In the 14th century, a Plague, beginning in China, swept through the world, which changed the face of every country. As the Far East suffered deaths which almost depopulated the countryside, Europe watched and waited, hoping the Spirit of death would not darken their shores. Their hopes were in vain as the Plague swept into the coastal cities and spread inland into the heart of the countries. Inthe years 1347-1352, Europe's population declined by 25 million people, roughly one third of the population; some areas were nearly decimated. Buildings were left empty. Famous names disappeared forever. Men, women and youths in perfect ehalth at midday were dead by nightfall... The Black Death spread through Italy to Spain, France, Switzerland and Yugoslavia in the first six months; then toBritain, Austria, Hungary and Germany; then to Ireland, Scandinavia and Russia with catastrophic results.
In England, the plague is said to have arrived in Dorsetshire in July or August of 1348. It quickly spread throughout England, Scotland and Ireland. The year 1349 was the most deadly year of the plague. In some areas, the survivors were so few that there were not enough living to bury the dead. InNorwich, with a population of 70,000 some 57,374 were said to have died of the plague. About two-thirds of all of the clergy in England were victims of the plague. Many villages and hamlets lay desolate. Fields and mills were abandoned. Livestock also fell victim to the Plague, including the prized sheep.It was recorded that in one field, 5,000 lay dead. Peasants lay dead beside the roads.Children were carried into the churches to be laid in mass graves. Dogs and cats were also affected. It seemed that no living thing was spared the horrors of the death which gripped the land. The country stood still as the hand of death lay upon it.
It was in this year that the Scots, believing that God's vengence was upon England, decided to invade England. Gathering a force of troops, the Scotsmarched into England only to be smitten themselves of the plague. Over 5,000 died of the plague. The remnants of the Scottish army returned home, only to carry the plague into Scotland where it spread rapidly throughout that land.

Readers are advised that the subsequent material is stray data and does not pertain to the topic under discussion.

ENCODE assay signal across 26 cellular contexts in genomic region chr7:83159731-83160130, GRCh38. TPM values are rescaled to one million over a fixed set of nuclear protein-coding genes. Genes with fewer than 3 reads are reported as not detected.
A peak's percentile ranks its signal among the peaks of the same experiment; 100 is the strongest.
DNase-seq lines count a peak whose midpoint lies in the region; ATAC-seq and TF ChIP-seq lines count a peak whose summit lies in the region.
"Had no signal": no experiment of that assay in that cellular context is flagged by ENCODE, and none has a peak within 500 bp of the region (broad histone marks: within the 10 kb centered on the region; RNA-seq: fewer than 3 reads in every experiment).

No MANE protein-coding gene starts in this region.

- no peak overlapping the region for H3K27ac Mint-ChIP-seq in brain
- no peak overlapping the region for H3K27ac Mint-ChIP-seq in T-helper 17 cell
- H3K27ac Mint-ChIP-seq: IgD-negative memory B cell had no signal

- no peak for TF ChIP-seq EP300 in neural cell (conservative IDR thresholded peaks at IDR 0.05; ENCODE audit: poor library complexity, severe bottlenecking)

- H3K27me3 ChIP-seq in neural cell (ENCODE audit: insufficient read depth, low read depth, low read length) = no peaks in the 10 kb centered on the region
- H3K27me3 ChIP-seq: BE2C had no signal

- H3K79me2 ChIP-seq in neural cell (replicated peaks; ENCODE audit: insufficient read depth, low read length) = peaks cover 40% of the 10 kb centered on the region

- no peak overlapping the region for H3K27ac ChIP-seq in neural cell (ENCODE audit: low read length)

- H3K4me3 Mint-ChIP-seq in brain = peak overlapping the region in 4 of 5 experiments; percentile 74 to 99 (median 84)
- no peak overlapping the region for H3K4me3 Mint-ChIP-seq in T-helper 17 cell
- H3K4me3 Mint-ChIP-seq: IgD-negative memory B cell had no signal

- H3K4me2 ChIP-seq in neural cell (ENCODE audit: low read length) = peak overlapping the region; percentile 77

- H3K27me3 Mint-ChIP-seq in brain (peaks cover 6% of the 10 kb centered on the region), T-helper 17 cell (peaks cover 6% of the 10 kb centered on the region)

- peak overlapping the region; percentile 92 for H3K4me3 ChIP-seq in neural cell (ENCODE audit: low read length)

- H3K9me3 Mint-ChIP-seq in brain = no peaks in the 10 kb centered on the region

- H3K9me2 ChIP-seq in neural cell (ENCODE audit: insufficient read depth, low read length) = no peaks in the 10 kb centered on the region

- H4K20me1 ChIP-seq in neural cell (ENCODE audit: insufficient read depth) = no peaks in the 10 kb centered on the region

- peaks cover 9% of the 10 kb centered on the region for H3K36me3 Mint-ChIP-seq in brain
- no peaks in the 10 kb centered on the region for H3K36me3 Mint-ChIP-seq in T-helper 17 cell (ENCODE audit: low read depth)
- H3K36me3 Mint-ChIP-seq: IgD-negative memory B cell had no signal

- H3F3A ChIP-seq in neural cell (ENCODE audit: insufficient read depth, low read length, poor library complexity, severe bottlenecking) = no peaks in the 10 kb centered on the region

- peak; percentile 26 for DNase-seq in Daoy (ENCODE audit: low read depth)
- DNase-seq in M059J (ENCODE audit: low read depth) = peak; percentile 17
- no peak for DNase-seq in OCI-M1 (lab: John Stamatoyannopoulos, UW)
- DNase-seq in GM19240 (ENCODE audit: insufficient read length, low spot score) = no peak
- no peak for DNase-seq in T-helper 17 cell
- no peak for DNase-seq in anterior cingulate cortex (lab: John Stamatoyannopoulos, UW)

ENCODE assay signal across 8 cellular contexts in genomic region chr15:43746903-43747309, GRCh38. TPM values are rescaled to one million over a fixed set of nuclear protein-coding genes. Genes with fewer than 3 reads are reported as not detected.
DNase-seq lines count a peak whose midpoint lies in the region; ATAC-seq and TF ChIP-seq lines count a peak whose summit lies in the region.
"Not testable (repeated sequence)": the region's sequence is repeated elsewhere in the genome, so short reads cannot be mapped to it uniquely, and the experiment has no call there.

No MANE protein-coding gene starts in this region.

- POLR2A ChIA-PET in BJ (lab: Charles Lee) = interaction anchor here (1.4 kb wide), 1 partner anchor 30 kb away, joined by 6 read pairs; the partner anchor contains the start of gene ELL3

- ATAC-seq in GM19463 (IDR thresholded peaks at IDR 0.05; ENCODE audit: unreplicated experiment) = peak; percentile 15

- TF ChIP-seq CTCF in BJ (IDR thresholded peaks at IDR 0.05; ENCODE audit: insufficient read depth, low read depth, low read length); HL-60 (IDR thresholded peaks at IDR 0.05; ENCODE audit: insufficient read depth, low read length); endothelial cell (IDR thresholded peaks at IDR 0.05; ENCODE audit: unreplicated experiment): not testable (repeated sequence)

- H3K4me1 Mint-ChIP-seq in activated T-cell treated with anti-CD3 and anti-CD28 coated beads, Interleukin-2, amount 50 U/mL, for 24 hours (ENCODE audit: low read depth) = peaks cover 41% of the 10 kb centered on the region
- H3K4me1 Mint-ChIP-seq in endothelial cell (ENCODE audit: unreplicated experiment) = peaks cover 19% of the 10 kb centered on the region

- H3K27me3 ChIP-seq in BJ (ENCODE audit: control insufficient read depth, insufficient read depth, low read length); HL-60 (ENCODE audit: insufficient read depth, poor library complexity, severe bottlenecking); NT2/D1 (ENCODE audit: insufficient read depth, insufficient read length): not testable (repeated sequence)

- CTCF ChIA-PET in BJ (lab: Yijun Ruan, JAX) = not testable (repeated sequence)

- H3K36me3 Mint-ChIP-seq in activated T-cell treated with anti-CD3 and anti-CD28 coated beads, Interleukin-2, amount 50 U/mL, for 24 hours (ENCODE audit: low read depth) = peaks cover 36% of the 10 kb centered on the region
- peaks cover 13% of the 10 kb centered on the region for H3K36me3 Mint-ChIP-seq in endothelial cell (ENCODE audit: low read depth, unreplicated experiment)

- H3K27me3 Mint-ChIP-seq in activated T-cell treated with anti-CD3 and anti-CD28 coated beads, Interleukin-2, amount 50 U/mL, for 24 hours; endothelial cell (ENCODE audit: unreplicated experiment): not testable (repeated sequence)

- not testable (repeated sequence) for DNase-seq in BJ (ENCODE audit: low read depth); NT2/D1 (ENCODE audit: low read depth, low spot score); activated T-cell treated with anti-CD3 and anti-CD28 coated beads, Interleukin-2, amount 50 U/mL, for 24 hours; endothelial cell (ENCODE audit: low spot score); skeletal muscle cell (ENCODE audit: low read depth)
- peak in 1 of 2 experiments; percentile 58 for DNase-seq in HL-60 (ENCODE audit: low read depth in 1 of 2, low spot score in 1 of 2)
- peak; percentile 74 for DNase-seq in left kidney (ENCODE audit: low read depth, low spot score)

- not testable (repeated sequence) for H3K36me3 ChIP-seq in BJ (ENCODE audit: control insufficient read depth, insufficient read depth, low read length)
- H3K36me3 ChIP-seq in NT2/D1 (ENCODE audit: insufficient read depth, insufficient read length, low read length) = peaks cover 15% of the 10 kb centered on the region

The symptoms of the Bubonic Plague were easy to determine: fever, swelling of the lymph glands in the neck, armpit and groin; red spots which eventually turned black. Thelymphs would swell to the size of an egg or an apple and were often black. As the disease spread throughout the body, black boils spread across the body due to internal bleeding.The swellings would continue to grow until they burst, emitting a dreadful odor. The grotesque appearance of the victim added to the fear and horror of the disease. Death was usually within 3-5 days, though some died within24 hours of infection.
The Bubonic Plague thrived in the months between July to October and was spread by fleas which were transported by rats. The disease affected everyone from the social rich to the reclusive pauper. No remedy seemed apparant. As people fled the cities for the countryside, so did the Plague. Causes for the plague were blamed on everything from the wells to the Jews toSpiritual retaliation. There was a widespread belief that the plague was carried by the wind, some cloud or mist. Most, however, believed that the plague was the result of God's wrath upon them. The plague's helpless victims did not know what was killing them and had no idea for a remedy. The people at the time of the plague called it "The Pestilence" or "Great Mortality".
Along with the Bubonic Plague,the population also suffered, during the winter months from a more deadly Pneumonic Plague. This plague was noted by high fever and headache followed by coughing which took on a bloody red, foamy appearance. The Plague was spread through germs transmitted by the cough or sneeze.
Malaria is one of the oldest diseases known to mankind. The Chinese, Indian and Egyptian manuscripts mention malaria....
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